This weekend at the movies, we have a home with an inconveniently located timepiece (The House with a Clock in Its Walls, starring Jack Black and Cate Blanchett), an invitation to cry in the dark with some strangers (Life Itself, starring Oscar Isaac and Olivia Wilde), a documentary destined to be excluded from the current administration’s presidential library (Fahrenheit 11/9, starring Michael Moore), and gun-toting girls out for vengeance (Assassination Nation, starring Odessa Young and Suki Waterhouse). What are the critics saying?
Whether it’s because the world has become a scarier place, parents have gotten too clingy, or something in between, there tends to be a pretty distinct line between kids’ entertainment and everything else today — far more than there was decades ago, when all manner of unpleasantness and adult themes regularly surfaced in ostensibly family-friendly fare. A return to that era in spirit if not quite in form, The House with a Clock in Its Walls finds horror director Eli Roth keeping his more disturbing impulses in check to adapt the classic YA story about an orphan (Owen Vaccaro) who moves in with his warlock uncle (Jack Black) and — in the process of trying to impress a local kid (Sunny Suljic) — ends up unleashing undead mayhem. It’s a setup with the sort of creepy, dangerous overtones that made hits like Gremlins and The Goonies so much fun, and although The House with a Clock in Its Walls never ends up reaching the high bar set by either, critics say it’s still a reasonably good time for the younger set. While reviews describe a funny, faintly creepy picture enlivened by a solid supporting cast (particularly a game Cate Blanchett), it also struggles to reconcile its various elements, and the end result may tend more toward kids’ stuff than truly all-ages fare. Still, if you’re looking to give your young ones a mildly spine-tingling night at the movies this weekend, these Walls seem sturdy enough.
No matter how blurry the line gets between television and cinema, there’s always going to be a fundamental difference between the mediums, and the critical response to Life Itself might be the most forceful reminder of that divide that we’ve seen in some time. An ensemble drama tracing a family’s (very, very) emotional journey, this picture’s brought to us by writer-director Dan Fogelman, who — as fans of his acclaimed and award-winning NBC hit This Is Us will readily attest — has proven himself a pretty deft hand at telling this type of story over a series of episodes. But films don’t have those extra hours to pull the audience in, so a generational weepie has to work harder to fight the tide of melodrama — and critics say that’s a fight Fogelman roundly loses with Life Itself. Described as simultaneously overwrought and underwhelming, the movie aims for profundity while lunging for the audience’s heartstrings, and it’s being clubbed pretty thoroughly by the pundits as a result. If you just can’t resist the urge to watch attractive New Yorkers deal with a lot, go ahead and invest in a ticket; otherwise, to pinch and twist a phrase from Thomas Hobbes, you may find Life Itself to be poor, nasty, brutish and not short enough.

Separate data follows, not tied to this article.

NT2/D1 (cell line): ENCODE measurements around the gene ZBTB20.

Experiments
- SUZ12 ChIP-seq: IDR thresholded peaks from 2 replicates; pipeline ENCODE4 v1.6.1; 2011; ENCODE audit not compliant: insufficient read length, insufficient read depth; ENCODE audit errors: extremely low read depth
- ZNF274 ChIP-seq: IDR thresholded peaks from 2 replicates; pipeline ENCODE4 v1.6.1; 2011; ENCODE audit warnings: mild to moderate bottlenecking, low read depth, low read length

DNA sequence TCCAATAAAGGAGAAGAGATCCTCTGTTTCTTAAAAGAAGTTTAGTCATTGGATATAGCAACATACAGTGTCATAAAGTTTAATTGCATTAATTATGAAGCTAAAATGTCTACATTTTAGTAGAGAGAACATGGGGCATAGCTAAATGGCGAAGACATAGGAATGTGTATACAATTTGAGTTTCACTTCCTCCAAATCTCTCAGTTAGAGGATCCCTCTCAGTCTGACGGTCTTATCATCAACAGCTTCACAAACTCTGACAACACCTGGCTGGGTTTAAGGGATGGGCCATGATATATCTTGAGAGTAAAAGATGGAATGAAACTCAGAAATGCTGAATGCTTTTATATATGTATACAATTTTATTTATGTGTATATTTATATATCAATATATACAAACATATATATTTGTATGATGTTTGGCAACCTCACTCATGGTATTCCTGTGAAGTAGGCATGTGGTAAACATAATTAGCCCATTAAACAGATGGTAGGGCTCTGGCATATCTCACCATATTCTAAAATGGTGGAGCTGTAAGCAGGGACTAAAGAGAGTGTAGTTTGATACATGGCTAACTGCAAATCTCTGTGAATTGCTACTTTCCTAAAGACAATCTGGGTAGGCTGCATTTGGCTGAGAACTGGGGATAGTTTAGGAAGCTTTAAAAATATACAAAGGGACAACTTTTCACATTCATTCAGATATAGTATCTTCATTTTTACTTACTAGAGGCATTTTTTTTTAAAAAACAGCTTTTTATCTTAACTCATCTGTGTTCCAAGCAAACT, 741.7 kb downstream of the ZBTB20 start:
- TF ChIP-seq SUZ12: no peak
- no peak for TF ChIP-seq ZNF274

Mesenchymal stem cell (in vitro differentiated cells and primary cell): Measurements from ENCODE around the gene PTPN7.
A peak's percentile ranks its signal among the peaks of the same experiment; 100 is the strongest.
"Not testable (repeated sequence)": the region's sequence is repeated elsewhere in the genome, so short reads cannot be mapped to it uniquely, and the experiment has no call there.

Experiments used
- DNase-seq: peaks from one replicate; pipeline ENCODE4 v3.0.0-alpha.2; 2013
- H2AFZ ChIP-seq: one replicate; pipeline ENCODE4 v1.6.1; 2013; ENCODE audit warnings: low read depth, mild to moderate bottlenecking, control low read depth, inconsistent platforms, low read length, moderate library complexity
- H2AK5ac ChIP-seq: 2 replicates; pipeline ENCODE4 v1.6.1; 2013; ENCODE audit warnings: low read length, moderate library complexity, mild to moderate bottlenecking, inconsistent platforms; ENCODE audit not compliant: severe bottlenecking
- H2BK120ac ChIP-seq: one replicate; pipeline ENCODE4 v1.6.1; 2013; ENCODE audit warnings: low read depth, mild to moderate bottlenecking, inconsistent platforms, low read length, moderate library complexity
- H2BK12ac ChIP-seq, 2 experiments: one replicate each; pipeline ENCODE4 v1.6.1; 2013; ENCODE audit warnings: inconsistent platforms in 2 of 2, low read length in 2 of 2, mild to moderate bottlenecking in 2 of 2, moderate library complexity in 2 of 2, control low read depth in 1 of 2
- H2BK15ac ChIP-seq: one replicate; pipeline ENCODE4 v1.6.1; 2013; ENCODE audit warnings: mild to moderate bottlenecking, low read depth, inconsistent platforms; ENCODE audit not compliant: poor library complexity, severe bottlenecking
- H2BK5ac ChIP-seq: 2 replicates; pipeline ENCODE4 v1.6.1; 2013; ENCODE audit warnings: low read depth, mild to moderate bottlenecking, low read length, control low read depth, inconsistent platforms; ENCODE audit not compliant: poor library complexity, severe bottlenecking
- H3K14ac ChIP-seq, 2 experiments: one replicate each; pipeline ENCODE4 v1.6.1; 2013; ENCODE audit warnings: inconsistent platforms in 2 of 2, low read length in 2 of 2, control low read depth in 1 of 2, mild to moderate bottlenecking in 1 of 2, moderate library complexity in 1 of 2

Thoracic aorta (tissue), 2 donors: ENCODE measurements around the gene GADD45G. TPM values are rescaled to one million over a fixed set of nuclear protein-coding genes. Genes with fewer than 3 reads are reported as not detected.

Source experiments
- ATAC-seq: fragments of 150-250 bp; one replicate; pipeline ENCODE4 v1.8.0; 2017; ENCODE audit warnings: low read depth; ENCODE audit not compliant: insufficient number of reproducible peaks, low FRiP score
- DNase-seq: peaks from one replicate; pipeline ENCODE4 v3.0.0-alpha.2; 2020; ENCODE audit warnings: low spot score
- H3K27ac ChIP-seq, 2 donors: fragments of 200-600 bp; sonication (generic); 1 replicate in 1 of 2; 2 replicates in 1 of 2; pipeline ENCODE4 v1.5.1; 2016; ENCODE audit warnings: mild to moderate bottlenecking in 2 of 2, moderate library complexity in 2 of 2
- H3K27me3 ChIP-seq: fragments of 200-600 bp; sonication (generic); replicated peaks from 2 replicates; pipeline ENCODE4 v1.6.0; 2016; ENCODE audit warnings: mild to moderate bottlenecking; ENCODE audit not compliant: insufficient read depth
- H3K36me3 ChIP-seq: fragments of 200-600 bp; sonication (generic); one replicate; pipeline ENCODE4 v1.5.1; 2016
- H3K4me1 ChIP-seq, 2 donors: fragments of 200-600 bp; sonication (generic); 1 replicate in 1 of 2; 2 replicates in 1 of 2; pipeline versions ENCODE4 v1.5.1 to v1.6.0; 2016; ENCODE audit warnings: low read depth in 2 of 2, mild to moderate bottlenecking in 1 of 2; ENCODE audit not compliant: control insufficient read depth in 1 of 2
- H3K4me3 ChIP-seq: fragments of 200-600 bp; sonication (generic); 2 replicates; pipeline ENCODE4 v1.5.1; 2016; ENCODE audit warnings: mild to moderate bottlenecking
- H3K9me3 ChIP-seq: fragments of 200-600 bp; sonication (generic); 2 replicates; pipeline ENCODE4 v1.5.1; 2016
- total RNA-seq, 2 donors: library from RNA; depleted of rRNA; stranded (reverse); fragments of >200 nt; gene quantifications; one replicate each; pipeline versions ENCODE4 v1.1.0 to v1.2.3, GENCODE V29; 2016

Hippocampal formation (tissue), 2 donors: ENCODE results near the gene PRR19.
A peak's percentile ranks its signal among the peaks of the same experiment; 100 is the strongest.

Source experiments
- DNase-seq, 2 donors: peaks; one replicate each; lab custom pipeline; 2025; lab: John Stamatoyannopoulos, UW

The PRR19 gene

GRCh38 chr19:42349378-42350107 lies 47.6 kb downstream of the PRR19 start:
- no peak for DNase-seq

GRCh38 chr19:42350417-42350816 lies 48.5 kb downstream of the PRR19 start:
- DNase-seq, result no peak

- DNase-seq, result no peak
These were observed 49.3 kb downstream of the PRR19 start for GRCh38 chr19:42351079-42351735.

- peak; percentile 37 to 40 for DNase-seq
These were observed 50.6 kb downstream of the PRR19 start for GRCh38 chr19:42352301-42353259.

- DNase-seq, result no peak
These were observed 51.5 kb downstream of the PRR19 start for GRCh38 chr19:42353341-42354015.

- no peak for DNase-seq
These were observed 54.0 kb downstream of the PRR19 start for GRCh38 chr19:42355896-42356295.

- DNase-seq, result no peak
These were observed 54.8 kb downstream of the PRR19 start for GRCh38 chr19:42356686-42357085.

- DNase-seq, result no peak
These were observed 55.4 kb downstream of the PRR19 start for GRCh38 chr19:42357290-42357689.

With 1989’s Roger & Me, Michael Moore pioneered a uniquely humorous style of guerrilla documentary — one that helped pave the way for a new breed of political filmmaking while launching Moore’s own consistently acclaimed career in the process. He’s had his hits and misses along the way, but like a lot of documentarians, Moore’s most edifying and entertaining when he’s ticked off about something — and in these wildly partisan times, there’s certainly no shortage of targets for him to hit. With Fahrenheit 11/9, he makes an argument that won’t be surprising to his fans or his detractors — specifically, that the Trump administration is a danger to democracy for a variety of reasons — but critics say he identifies an array of culprits that may catch some viewers off guard, pointing the finger at the Democratic establishment as well as America’s right wing. Aside from a postmortem on the 2016 election, critics say 11/9‘s true value lies in Moore’s urgent call to action for voters, presented as a blueprint for civic engagement designed to leave audiences inspired. Like pretty much any politically fueled picture in 2018, this one will probably end up preaching to a specific choir, but for anyone who’s enjoyed Moore’s filmography, this looks like another worthy chapter.
In 1984, then-former Styx guitarist Tommy Shaw titled his first solo album Girls with Guns, and although the provocative imagery conjured by the name didn’t translate to much in the way of sales, it’s still a fairly attention-grabbing idea — as evidenced by this weekend’s Assassination Nation, a cheerfully violent black comedy whose marketing materials echo the same promise made by Shaw’s LP. Starring an eclectic ensemble cast rounded out by Odessa Young, Anika Noni Rose, Maude Apatow, and Joel McHale, the story follows the bloody fallout incurred by a devious hacker’s intrusion into the party-fueled lifestyle of a group of high school seniors. It’s a premise with all sorts of fun possibilities, and critics say the end results deliver enough of them to recommend; although the characters are regrettably somewhat thinly conceived, the action is frenetic and visually stylish enough to carry audiences along. If you’re in the mood for some above-average action, Assassination Nation looks just high-caliber enough to recommend.
Thoroughly honest and insightful, Sorry For Your Loss tackles a sensitive theme, but with a witty touch.
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